• Cell size is limited by a cell’s surface area–to-volume ratio.


Cell diversity not all cells are alike

Cell Diversity… not all cells are alike

SIZE

  • Cells are limited in size by the ratio of their outer surface area to their volume.

    • If a cell keeps the same shape as it grows, its volume will increase more rapidly than its surface area (SA)

      *Think of inflating a balloon…


Surface area to volume

Surface Area to Volume…

  • IMPORTANT BECAUSE…

    • nutrients, oxygen, other materials must enter through its surface

    • as a cell grows larger, its surface area (SA) becomes too small to allow these materials to enter the cell quickly enough to meet the cell’s needs


Table of contents

Section 2 Introduction to Cells

Chapter 4

Basic Parts of a Cell

  • The three basic parts of a cell are the plasma membrane (cell membrane), the cytoplasm, and the nucleus.


Table of contents

Section 2 Introduction to Cells

Chapter 4

Basic Parts of a Cell, continued

  • Plasma Membrane

    • The cell’s outer boundary, called theplasma membrane(or the cell membrane), covers a cell’s surface and acts as a barrier between the inside and the outside of a cell.

    • Selectively permeable

      • Allows for the movement of only certain things to move in / out of the cell

      • Selective = means “choosy”


Table of contents

Section 2 Introduction to Cells

Chapter 4

Basic Parts of a Cell, continued

  • Cytoplasm

    • The region of the cell that is within the plasma membrane and that includes the fluid (cytosol), the cytoskeleton, and all of the organelles except the nucleus, is called thecytoplasm.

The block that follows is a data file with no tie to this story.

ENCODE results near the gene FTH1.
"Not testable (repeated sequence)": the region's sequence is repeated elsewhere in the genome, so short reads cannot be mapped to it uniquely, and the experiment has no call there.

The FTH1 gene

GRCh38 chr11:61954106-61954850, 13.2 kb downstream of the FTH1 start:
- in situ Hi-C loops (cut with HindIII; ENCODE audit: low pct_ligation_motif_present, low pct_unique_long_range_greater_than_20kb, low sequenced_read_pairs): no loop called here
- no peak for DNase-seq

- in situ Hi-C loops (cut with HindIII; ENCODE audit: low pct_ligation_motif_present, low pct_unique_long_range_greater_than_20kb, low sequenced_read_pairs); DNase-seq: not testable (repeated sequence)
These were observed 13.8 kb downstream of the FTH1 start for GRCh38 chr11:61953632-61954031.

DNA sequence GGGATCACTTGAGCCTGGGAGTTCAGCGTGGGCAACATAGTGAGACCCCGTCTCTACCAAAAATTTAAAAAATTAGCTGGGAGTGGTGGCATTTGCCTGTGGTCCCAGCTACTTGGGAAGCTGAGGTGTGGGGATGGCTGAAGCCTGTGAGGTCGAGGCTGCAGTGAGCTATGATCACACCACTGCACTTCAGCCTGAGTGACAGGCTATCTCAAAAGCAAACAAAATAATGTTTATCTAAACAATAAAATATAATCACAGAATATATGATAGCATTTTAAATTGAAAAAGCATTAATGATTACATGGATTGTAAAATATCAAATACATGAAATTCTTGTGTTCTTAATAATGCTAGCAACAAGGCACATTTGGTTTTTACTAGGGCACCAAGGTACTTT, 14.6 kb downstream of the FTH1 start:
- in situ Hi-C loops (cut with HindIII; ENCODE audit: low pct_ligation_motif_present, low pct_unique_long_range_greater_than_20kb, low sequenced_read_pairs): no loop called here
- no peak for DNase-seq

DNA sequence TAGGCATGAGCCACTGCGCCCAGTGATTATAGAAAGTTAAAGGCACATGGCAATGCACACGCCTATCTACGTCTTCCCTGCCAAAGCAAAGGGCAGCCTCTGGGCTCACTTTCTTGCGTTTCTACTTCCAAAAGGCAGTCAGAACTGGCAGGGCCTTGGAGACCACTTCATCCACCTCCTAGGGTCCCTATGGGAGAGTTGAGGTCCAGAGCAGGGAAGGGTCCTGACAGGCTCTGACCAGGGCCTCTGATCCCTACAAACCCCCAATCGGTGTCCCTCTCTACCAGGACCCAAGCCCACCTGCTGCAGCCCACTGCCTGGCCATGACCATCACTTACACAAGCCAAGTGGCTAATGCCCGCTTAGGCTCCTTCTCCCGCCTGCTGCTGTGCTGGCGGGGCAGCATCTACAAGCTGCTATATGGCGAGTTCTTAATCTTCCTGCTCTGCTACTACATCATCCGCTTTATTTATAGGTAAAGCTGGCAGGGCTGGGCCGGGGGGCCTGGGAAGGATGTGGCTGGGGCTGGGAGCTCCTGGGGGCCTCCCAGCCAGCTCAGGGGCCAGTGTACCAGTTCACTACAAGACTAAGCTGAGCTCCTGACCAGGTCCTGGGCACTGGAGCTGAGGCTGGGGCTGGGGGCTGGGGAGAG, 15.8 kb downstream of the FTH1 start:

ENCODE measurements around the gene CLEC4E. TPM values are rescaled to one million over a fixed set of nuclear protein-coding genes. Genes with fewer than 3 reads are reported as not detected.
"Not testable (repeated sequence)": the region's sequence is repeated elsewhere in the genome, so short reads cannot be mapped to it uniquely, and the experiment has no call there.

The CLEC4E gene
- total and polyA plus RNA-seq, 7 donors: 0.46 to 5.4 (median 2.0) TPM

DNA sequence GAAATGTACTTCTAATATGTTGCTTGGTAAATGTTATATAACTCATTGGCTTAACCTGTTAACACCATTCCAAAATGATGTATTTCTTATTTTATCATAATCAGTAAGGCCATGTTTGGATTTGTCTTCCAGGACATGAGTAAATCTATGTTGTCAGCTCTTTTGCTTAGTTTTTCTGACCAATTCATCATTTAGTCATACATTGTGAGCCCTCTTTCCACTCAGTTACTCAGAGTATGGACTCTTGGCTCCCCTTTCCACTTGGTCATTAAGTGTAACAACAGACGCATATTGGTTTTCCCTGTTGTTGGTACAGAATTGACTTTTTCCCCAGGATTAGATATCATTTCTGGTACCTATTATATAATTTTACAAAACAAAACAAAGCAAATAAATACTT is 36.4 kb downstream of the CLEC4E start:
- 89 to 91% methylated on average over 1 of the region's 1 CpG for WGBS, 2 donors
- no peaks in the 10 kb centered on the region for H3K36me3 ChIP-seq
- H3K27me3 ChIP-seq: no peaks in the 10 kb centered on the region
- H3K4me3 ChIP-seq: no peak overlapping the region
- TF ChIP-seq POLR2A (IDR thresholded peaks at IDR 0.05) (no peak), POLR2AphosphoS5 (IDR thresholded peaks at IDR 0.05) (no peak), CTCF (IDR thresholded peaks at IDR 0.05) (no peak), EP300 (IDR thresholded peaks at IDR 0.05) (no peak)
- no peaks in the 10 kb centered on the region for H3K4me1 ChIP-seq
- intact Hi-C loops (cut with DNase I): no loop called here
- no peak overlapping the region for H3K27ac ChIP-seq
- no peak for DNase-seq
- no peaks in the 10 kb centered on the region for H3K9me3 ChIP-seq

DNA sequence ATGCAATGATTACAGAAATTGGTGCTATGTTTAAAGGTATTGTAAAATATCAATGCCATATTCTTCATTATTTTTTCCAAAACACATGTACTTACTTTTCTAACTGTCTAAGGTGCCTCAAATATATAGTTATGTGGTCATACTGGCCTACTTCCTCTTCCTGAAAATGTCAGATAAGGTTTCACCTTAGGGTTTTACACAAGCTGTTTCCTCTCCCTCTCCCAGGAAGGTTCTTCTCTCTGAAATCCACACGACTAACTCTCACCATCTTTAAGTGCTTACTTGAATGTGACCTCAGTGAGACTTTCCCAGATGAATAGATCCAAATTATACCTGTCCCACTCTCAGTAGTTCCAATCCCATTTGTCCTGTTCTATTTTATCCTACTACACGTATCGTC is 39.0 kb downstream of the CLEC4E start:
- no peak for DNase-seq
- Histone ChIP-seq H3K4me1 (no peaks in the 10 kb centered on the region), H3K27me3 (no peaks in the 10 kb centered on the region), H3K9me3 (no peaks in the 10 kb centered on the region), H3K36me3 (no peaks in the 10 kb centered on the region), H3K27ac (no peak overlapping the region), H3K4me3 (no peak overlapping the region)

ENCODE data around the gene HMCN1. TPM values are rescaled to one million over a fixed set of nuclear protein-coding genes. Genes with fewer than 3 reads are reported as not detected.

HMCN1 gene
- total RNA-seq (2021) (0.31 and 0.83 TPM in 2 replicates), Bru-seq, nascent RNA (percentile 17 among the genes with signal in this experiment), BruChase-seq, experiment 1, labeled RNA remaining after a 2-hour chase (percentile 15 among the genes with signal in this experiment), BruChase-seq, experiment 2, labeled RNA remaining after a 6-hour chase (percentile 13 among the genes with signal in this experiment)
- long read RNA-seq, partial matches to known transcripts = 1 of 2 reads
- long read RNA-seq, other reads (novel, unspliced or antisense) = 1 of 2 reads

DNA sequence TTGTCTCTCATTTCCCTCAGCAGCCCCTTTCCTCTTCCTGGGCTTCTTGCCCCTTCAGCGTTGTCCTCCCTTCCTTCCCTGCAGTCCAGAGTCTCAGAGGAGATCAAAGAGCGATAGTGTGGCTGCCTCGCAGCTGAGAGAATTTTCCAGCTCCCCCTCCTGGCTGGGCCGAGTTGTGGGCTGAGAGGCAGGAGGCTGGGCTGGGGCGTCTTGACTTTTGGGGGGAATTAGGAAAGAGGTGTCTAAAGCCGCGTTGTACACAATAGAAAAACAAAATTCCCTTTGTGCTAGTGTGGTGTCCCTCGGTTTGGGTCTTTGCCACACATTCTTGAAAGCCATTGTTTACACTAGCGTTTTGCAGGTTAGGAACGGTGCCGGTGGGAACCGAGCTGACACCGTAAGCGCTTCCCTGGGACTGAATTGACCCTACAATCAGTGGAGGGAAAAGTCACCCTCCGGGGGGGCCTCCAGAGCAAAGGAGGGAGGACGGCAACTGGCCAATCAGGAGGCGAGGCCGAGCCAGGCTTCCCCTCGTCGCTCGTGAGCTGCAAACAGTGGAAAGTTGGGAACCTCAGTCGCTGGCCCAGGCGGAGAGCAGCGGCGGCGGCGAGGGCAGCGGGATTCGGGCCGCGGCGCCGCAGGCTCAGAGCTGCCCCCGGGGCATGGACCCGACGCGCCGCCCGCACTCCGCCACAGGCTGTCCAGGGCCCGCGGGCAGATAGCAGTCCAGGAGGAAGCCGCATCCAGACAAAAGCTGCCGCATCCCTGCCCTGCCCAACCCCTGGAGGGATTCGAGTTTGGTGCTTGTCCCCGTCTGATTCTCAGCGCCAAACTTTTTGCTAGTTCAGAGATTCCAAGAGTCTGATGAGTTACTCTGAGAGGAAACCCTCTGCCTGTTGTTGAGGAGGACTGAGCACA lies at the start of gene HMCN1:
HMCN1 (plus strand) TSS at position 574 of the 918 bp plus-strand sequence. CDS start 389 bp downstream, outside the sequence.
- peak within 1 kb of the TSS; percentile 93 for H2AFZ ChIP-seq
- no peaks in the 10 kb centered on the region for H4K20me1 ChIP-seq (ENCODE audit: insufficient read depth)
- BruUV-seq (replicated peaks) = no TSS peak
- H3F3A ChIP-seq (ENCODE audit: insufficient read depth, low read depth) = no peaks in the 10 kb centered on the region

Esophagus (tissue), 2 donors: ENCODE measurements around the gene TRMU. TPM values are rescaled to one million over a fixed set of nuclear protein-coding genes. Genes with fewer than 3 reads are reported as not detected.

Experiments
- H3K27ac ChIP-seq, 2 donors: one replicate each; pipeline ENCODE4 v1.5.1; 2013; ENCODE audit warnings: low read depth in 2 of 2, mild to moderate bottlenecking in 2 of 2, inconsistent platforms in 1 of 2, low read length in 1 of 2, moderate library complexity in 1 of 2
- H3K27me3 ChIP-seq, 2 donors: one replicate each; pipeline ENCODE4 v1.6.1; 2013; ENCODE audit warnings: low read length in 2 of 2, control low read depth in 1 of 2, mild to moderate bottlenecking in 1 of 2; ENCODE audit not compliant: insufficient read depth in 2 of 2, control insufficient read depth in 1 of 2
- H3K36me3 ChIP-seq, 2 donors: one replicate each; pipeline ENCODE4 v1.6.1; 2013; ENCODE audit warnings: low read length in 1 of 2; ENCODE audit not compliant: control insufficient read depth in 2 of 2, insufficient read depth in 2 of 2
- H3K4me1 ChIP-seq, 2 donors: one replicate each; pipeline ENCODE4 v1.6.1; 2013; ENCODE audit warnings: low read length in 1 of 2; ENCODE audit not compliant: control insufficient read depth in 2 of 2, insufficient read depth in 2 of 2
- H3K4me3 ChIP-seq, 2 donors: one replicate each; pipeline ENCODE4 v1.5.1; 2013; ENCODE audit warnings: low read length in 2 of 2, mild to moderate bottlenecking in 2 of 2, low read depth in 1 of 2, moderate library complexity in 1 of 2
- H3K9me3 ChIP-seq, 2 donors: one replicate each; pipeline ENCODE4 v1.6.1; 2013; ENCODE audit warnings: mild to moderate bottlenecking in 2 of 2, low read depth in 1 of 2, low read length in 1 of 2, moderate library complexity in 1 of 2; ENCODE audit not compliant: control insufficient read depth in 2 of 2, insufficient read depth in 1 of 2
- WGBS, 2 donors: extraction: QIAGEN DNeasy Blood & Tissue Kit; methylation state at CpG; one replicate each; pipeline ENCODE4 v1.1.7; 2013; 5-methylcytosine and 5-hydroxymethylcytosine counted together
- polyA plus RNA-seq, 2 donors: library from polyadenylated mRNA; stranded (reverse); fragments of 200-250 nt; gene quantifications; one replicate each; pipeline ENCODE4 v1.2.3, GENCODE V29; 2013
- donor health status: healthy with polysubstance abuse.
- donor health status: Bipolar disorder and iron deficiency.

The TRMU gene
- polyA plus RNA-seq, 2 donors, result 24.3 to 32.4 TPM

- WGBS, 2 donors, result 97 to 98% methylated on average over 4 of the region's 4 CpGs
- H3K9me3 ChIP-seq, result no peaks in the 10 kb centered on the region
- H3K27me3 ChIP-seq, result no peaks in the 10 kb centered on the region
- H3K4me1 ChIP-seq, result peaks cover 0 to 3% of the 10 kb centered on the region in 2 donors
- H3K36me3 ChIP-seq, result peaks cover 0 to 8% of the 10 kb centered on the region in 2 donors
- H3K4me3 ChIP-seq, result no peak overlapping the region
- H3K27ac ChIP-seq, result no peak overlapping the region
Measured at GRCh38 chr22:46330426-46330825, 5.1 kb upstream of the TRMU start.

Table of contents

Section 2 Introduction to Cells

Chapter 4

Basic Parts of a Cell, continued

  • Nucleus

    • The nucleus is a large, membrane-bound organelle that contains a cell’s DNA.


Table of contents

Section 2 Introduction to Cells

Chapter 4

Two Basic Types of Cells

  • Prokaryotes

    • Prokaryote cellslack a nucleus and membrane-bound organelles.

    • Unicellular

    • found on Earth before eukaryotes!

  • Remember: Pro… NO!


Table of contents

Section 2 Introduction to Cells

Chapter 4

Two Basic Types of Cells, continued

  • Eukaryotes

    • Eukaryote cells have a true nucleus (membrane-bound) and membrane-bound organelles.

    • The difference between prokaryotes and eukaryotes is very important – separate kingdoms!


Table of contents

Section 2 Introduction to Cells

Chapter 4

Comparing Prokaryotes and Eukaryotes

Click below to watch the Visual Concept.

Visual Concept


Table of contents

Section 2 Introduction to Cells

Chapter 4

Cellular Organization – heirarchy…

  • In multicellular eukaryotes, cells organize into tissues, organs, organ systems, and finally organisms.


Table of contents

Section 3 Cell Organelles and Features

Chapter 4

Objectives

  • Describethe structure and function of a cell’s plasma membrane.

  • Summarize the role of the nucleus.

  • Listthe major organelles found in the cytosol, and describe their roles.

  • Identifythe characteristics of mitochondria.

  • Describe the structure and function of the cytoskeleton.


Table of contents

Section 3 Cell Organelles and Features

Chapter 4

Plasma Membrane

  • Membrane Lipids

    • Cell membranes consist of aphospholipid bilayer.


Structure of lipid bilayer

Section 3 Cell Organelles and Features

Chapter 4

Structure of Lipid Bilayer


Table of contents

Section 3 Cell Organelles and Features

Chapter 4

Plasma Membrane, continued

  • Membrane Proteins

    • Cell membranes often contain proteins embedded within the phospholipid bilayer.


Plasma membrane cont d

Plasma Membrane, cont’d…